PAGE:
PSHE Association response to final National Curriculum framework

Members may be aware that the final National Curriculum framework has now been launched by the Department for Education. There have been no changes to the references to PSHE education from previous drafts, with the following paragraph on PSHE education included in the framework documents for both primary and secondary levels:
'All schools should make provision for personal, social, health and economic education (PSHE), drawing on good practice. Schools are also free to include other subjects or topics of their choice in planning and designing their own programme of education.'

The DfE has also published supplementary guidance on PSHE education which reiterates previous Government policy on the subject. It states that while PSHE education remains a non-statutory subject, it is ‘an important and necessary part of pupils’ education. It goes on:

'Schools should seek to use PSHE education to build, where appropriate, on the statutory content already outlined in the national curriculum, the basic school curriculum and in statutory guidance on: drug education, financial education, sex and relationship education (SRE) and the importance of physical activity and diet for a healthy lifestyle.'

Based on these conclusions, the PSHE Association has updated its guidance for school leaders and PSHE co-ordinators on the status of PSHE education.

In response to the final National Curriculum Framework, PSHE Association Chief Executive Joe Hayman said:

“We are very grateful to our members who have contributed to the process of drawing up this final version of the national curriculum.”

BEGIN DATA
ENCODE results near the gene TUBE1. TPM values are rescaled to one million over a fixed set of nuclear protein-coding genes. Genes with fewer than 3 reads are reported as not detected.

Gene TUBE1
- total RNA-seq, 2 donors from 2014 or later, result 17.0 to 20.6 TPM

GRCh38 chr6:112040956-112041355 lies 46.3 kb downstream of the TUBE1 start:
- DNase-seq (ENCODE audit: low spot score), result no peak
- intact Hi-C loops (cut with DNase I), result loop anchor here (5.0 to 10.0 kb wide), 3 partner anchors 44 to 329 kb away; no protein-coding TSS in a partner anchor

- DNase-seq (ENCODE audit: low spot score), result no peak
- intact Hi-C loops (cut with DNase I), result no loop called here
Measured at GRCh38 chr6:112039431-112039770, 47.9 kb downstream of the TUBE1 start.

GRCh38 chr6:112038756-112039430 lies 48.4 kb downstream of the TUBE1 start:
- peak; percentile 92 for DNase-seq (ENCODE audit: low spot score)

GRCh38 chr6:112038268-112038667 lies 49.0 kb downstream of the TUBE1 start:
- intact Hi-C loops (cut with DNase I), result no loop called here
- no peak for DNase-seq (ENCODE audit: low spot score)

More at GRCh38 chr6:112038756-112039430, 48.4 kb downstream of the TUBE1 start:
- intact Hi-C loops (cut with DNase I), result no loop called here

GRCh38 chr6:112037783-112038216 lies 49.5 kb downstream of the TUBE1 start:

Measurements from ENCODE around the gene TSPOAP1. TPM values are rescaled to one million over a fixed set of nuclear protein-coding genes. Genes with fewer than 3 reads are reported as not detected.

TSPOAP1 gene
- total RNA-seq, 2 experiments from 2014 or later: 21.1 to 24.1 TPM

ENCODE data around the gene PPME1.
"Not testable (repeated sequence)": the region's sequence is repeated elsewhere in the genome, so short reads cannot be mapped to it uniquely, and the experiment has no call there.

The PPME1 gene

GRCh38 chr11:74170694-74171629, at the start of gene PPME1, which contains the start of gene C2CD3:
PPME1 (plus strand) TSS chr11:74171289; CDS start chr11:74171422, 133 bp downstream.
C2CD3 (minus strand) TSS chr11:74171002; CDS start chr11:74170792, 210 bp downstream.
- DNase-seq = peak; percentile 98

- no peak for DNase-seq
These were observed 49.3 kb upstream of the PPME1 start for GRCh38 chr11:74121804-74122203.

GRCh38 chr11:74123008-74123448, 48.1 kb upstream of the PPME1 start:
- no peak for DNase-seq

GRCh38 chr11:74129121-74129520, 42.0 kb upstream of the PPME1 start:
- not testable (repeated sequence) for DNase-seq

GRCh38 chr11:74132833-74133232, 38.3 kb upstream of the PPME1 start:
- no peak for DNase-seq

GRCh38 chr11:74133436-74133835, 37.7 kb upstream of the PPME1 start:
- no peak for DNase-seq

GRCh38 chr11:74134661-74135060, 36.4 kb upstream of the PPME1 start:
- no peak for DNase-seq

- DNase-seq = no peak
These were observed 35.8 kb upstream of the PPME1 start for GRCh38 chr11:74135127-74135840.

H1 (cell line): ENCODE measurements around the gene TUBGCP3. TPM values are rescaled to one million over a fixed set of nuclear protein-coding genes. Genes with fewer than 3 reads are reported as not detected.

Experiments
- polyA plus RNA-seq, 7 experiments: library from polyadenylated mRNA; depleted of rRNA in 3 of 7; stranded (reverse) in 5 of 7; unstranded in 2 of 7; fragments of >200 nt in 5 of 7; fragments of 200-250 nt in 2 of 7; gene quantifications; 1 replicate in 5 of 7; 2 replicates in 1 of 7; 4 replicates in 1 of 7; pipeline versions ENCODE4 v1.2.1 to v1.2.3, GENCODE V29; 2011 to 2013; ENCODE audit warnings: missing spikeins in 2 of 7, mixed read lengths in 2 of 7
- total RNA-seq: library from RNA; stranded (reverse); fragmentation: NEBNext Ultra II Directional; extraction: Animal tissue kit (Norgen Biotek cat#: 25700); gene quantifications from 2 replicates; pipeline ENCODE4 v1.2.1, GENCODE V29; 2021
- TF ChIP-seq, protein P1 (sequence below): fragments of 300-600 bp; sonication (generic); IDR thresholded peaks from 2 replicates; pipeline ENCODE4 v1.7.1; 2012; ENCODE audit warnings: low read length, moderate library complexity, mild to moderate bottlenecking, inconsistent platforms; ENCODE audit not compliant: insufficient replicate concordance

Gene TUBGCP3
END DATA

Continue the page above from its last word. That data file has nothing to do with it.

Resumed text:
“This is not the national curriculum we wanted, but we welcome that the DfE has reiterated its belief that PSHE education is an important and necessary part of pupils’ education for which all schools should make provision. It is also clear about the links between PSHE education and the broader school curriculum, including statutory elements.”

“Now that we have clarity on this position, we will focus our energies on providing support to all schools to raise the quality and impact of their PSHE education provision. Our new Programme of Study, which fills the gap left by the DfE’s decision not to update its own Programme of Study for PSHE education, should be a good starting point for PSHE co-ordinators and senior leaders.”

“We will never give up on our goal of making PSHE education a statutory subject, however, and will continue our work towards this goal on behalf of colleagues across the country.”


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